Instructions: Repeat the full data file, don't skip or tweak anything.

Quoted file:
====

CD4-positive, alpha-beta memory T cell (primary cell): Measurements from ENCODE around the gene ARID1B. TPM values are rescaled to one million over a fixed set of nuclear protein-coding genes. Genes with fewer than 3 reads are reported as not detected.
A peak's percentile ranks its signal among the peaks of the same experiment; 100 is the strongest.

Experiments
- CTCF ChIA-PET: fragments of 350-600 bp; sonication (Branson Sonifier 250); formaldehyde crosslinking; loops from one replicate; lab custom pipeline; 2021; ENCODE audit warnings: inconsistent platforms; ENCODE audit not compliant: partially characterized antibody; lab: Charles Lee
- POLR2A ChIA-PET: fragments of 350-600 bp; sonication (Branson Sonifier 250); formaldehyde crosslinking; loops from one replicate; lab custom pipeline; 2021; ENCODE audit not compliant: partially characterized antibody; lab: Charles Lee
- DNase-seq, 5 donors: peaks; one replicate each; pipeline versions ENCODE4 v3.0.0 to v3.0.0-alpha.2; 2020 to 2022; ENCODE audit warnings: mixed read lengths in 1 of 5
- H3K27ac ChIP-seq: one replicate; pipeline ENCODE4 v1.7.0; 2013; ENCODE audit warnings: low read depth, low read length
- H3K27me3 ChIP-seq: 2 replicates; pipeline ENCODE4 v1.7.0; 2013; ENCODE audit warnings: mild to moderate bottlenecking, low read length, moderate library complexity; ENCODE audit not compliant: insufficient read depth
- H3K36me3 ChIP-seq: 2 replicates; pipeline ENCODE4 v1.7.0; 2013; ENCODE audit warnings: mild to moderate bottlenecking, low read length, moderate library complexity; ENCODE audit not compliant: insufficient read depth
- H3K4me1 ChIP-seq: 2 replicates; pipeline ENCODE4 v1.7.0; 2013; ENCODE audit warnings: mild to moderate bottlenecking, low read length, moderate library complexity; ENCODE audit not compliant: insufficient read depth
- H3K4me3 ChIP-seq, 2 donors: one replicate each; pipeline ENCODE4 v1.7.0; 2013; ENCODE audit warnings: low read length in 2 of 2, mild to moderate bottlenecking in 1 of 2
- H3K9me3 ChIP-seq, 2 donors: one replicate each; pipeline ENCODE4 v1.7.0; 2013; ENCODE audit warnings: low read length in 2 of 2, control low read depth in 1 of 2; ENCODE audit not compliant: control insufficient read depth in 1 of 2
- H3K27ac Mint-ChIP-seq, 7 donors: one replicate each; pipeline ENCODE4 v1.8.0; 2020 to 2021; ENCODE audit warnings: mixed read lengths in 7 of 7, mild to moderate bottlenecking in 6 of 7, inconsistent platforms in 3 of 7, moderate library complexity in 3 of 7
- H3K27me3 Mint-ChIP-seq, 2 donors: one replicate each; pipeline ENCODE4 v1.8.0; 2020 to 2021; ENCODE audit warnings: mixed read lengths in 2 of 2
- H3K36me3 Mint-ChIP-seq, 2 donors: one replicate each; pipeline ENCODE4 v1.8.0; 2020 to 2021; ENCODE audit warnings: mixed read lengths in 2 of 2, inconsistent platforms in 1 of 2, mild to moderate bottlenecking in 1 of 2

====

CD4-positive, alpha-beta memory T cell (primary cell): Measurements from ENCODE around the gene ARID1B. TPM values are rescaled to one million over a fixed set of nuclear protein-coding genes. Genes with fewer than 3 reads are reported as not detected.
A peak's percentile ranks its signal among the peaks of the same experiment; 100 is the strongest.

Experiments
- CTCF ChIA-PET: fragments of 350-600 bp; sonication (Branson Sonifier 250); formaldehyde crosslinking; loops from one replicate; lab custom pipeline; 2021; ENCODE audit warnings: inconsistent platforms; ENCODE audit not compliant: partially characterized antibody; lab: Charles Lee
- POLR2A ChIA-PET: fragments of 350-600 bp; sonication (Branson Sonifier 250); formaldehyde crosslinking; loops from one replicate; lab custom pipeline; 2021; ENCODE audit not compliant: partially characterized antibody; lab: Charles Lee
- DNase-seq, 5 donors: peaks; one replicate each; pipeline versions ENCODE4 v3.0.0 to v3.0.0-alpha.2; 2020 to 2022; ENCODE audit warnings: mixed read lengths in 1 of 5
- H3K27ac ChIP-seq: one replicate; pipeline ENCODE4 v1.7.0; 2013; ENCODE audit warnings: low read depth, low read length
- H3K27me3 ChIP-seq: 2 replicates; pipeline ENCODE4 v1.7.0; 2013; ENCODE audit warnings: mild to moderate bottlenecking, low read length, moderate library complexity; ENCODE audit not compliant: insufficient read depth
- H3K36me3 ChIP-seq: 2 replicates; pipeline ENCODE4 v1.7.0; 2013; ENCODE audit warnings: mild to moderate bottlenecking, low read length, moderate library complexity; ENCODE audit not compliant: insufficient read depth
- H3K4me1 ChIP-seq: 2 replicates; pipeline ENCODE4 v1.7.0; 2013; ENCODE audit warnings: mild to moderate bottlenecking, low read length, moderate library complexity; ENCODE audit not compliant: insufficient read depth
- H3K4me3 ChIP-seq, 2 donors: one replicate each; pipeline ENCODE4 v1.7.0; 2013; ENCODE audit warnings: low read length in 2 of 2, mild to moderate bottlenecking in 1 of 2
- H3K9me3 ChIP-seq, 2 donors: one replicate each; pipeline ENCODE4 v1.7.0; 2013; ENCODE audit warnings: low read length in 2 of 2, control low read depth in 1 of 2; ENCODE audit not compliant: control insufficient read depth in 1 of 2
- H3K27ac Mint-ChIP-seq, 7 donors: one replicate each; pipeline ENCODE4 v1.8.0; 2020 to 2021; ENCODE audit warnings: mixed read lengths in 7 of 7, mild to moderate bottlenecking in 6 of 7, inconsistent platforms in 3 of 7, moderate library complexity in 3 of 7
- H3K27me3 Mint-ChIP-seq, 2 donors: one replicate each; pipeline ENCODE4 v1.8.0; 2020 to 2021; ENCODE audit warnings: mixed read lengths in 2 of 2
- H3K36me3 Mint-ChIP-seq, 2 donors: one replicate each; pipeline ENCODE4 v1.8.0; 2020 to 2021; ENCODE audit warnings: mixed read lengths in 2 of 2, inconsistent platforms in 1 of 2, mild to moderate bottlenecking in 1 of 2